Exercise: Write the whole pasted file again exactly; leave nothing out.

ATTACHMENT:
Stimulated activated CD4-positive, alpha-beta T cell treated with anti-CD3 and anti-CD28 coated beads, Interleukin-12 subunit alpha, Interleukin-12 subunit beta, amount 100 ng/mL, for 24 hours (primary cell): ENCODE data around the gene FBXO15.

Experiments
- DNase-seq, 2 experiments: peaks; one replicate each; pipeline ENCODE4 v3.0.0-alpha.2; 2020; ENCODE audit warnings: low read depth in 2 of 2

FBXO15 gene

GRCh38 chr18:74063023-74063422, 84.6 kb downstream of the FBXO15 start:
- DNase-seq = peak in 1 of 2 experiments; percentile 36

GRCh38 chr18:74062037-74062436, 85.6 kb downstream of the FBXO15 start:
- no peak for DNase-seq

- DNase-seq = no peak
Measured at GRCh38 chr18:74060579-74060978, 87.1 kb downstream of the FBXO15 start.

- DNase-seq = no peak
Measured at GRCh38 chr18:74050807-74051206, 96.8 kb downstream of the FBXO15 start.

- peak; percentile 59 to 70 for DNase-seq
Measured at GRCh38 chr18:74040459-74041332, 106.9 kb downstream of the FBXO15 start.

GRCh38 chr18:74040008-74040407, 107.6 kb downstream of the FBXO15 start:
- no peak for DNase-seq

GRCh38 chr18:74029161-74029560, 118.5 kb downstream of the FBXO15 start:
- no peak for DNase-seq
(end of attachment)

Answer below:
Stimulated activated CD4-positive, alpha-beta T cell treated with anti-CD3 and anti-CD28 coated beads, Interleukin-12 subunit alpha, Interleukin-12 subunit beta, amount 100 ng/mL, for 24 hours (primary cell): ENCODE data around the gene FBXO15.

Experiments
- DNase-seq, 2 experiments: peaks; one replicate each; pipeline ENCODE4 v3.0.0-alpha.2; 2020; ENCODE audit warnings: low read depth in 2 of 2

FBXO15 gene

GRCh38 chr18:74063023-74063422, 84.6 kb downstream of the FBXO15 start:
- DNase-seq = peak in 1 of 2 experiments; percentile 36

GRCh38 chr18:74062037-74062436, 85.6 kb downstream of the FBXO15 start:
- no peak for DNase-seq

- DNase-seq = no peak
Measured at GRCh38 chr18:74060579-74060978, 87.1 kb downstream of the FBXO15 start.

- DNase-seq = no peak
Measured at GRCh38 chr18:74050807-74051206, 96.8 kb downstream of the FBXO15 start.

- peak; percentile 59 to 70 for DNase-seq
Measured at GRCh38 chr18:74040459-74041332, 106.9 kb downstream of the FBXO15 start.

GRCh38 chr18:74040008-74040407, 107.6 kb downstream of the FBXO15 start:
- no peak for DNase-seq

GRCh38 chr18:74029161-74029560, 118.5 kb downstream of the FBXO15 start:
- no peak for DNase-seq